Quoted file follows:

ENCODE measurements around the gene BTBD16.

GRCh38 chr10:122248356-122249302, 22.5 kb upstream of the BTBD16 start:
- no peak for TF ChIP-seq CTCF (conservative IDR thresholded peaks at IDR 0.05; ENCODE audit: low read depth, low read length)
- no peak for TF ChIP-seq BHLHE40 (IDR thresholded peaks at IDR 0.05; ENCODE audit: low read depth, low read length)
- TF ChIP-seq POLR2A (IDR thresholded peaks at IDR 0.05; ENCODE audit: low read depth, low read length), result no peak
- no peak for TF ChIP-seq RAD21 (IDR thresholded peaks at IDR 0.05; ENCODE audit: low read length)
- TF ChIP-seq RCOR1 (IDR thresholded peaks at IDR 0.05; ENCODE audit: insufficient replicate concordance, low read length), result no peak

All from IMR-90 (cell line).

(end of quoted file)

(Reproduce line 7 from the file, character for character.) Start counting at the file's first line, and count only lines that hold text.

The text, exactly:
- TF ChIP-seq RCOR1 (IDR thresholded peaks at IDR 0.05; ENCODE audit: insufficient replicate concordance, low read length), result no peak